US distances from BBC documentary on Indian PM Modi
"I'm not familiar with the documentary you're referring to, however, I am very familiar with the shared values that enact the United States and India as two thriving and vibrant democracies," US State Department spokesperson Ned Price said, responding to a media query on a BBC documentary on Prime Minister Narendra Modi which has sparked controversy since its release.
Addressing a press briefing on January 23, Price said that there are numerous elements that bolster the US' global strategic partnership with India which include political, economic and exceptionally deep people-to-people ties. "I'm not familiar with the documentary you're referring to. I am very familiar with the shared values that enact the United States and India as two thriving, vibrant democracies. When we have concerns about actions that are taken in India, we've voiced those we've had an occasion to do that," he said.
Calling India's democracy a vibrant one, he said "we look to everything that ties us together, and we look to reinforce all of those elements that tie us together," as he underlined the diplomatic ties that US and India share with each other.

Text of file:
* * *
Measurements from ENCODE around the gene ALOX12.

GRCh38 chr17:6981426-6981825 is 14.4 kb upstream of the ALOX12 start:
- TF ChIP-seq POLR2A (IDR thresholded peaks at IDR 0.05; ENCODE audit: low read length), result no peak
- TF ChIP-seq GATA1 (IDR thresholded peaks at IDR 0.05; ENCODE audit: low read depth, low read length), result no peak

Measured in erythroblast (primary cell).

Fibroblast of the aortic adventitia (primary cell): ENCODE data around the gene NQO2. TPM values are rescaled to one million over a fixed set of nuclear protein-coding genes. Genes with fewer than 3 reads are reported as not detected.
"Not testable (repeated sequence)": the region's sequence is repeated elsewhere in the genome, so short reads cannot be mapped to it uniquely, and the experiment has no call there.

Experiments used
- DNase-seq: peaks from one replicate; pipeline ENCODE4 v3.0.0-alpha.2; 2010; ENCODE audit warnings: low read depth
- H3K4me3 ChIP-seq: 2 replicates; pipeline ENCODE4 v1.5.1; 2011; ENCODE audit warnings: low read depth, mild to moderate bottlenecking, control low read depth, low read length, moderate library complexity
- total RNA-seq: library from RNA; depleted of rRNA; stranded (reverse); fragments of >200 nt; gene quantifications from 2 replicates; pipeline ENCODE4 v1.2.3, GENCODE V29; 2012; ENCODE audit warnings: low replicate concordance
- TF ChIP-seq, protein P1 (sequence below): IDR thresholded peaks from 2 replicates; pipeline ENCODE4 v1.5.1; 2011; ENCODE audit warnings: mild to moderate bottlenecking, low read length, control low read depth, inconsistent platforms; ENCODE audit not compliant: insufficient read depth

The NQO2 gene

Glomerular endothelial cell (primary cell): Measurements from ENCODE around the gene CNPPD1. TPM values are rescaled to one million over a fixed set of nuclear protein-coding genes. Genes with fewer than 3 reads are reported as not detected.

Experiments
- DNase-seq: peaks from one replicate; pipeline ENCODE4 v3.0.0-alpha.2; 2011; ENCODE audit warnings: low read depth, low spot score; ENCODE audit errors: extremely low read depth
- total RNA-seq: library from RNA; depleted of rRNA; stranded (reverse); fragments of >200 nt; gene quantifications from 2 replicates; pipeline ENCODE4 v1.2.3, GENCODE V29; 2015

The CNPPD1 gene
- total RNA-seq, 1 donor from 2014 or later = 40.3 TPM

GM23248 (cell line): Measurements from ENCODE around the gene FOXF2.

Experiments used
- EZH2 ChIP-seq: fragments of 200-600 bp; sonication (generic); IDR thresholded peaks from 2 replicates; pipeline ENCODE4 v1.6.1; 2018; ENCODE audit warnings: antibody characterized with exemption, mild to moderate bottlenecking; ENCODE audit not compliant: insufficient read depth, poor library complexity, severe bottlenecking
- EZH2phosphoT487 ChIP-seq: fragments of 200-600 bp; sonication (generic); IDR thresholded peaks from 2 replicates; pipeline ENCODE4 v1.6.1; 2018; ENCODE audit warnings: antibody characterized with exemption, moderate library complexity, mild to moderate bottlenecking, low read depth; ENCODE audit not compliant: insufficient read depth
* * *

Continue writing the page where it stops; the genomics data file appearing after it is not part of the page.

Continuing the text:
He also stressed the fact that the partnership that the US shares with India is exceptionally deep and that both nations share the values that are common to American democracy and to Indian democracy.
"I'm not aware of this documentary that you point to, but I will say broadly, is that there are a number of elements that undergird the global strategic partnership that we have with our Indian partners. There are close political ties, there are economic ties, there are exceptionally deep people-to-people ties between the United States and India. But one of those additional elements are the values that we share the values that are common to American democracy and to Indian democracy," he added.
Last week, UK Prime Minister Rishi Sunak defended Prime Minister Narendra Modi and distanced himself from the BBC documentary series, saying he "doesn't agree with the characterisation" of his Indian counterpart.